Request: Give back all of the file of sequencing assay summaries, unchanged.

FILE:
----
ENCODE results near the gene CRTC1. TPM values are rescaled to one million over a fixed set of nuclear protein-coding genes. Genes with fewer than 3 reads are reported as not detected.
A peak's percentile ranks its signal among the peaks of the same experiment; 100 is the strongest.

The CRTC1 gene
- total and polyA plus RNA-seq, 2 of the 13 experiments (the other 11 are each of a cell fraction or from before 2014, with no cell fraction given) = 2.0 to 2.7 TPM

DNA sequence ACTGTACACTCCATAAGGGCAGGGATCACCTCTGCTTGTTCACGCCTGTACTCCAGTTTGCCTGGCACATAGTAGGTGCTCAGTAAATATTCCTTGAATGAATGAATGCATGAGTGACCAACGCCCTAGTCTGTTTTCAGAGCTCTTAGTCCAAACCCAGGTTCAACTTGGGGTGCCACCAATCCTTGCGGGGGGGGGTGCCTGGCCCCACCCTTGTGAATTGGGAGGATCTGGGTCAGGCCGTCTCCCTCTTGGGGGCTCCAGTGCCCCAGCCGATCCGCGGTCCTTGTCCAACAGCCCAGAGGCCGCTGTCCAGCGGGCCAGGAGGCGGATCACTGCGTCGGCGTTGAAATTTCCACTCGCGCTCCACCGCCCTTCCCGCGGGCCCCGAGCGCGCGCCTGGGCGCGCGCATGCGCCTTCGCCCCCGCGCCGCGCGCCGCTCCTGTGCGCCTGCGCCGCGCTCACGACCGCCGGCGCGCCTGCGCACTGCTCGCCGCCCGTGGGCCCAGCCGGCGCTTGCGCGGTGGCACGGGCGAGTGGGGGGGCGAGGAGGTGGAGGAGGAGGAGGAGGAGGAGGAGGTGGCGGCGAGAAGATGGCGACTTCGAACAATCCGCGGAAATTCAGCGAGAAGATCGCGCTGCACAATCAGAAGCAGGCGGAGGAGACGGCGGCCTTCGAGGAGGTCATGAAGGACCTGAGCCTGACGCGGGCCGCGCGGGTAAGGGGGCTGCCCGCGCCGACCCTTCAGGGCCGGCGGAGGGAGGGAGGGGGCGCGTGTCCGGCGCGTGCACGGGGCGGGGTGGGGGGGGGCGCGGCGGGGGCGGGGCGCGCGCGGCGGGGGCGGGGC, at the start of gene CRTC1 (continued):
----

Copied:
ENCODE results near the gene CRTC1. TPM values are rescaled to one million over a fixed set of nuclear protein-coding genes. Genes with fewer than 3 reads are reported as not detected.
A peak's percentile ranks its signal among the peaks of the same experiment; 100 is the strongest.

The CRTC1 gene
- total and polyA plus RNA-seq, 2 of the 13 experiments (the other 11 are each of a cell fraction or from before 2014, with no cell fraction given) = 2.0 to 2.7 TPM

DNA sequence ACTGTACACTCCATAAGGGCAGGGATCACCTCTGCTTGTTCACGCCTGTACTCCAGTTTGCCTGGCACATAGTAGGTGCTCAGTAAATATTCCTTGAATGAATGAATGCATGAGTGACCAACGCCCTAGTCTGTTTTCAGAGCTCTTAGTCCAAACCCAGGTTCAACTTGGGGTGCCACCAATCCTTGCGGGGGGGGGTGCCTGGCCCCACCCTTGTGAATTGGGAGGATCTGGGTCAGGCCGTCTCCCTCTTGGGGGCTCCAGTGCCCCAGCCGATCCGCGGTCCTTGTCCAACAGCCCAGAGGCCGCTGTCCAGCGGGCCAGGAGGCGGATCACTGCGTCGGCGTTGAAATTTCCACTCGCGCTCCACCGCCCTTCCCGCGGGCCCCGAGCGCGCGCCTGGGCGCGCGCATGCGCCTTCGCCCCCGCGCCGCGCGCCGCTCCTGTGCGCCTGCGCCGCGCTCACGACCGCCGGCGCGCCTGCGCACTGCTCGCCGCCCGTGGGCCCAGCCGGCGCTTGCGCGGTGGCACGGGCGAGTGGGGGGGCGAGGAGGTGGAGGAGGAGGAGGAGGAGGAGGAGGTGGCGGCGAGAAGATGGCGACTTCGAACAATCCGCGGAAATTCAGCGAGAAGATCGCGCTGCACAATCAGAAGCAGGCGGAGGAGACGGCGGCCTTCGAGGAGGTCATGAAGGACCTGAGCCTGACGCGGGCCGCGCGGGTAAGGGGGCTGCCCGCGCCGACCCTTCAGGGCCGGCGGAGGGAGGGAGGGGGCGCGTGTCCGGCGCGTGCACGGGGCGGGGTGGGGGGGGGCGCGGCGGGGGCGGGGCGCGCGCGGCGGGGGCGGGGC, at the start of gene CRTC1 (continued):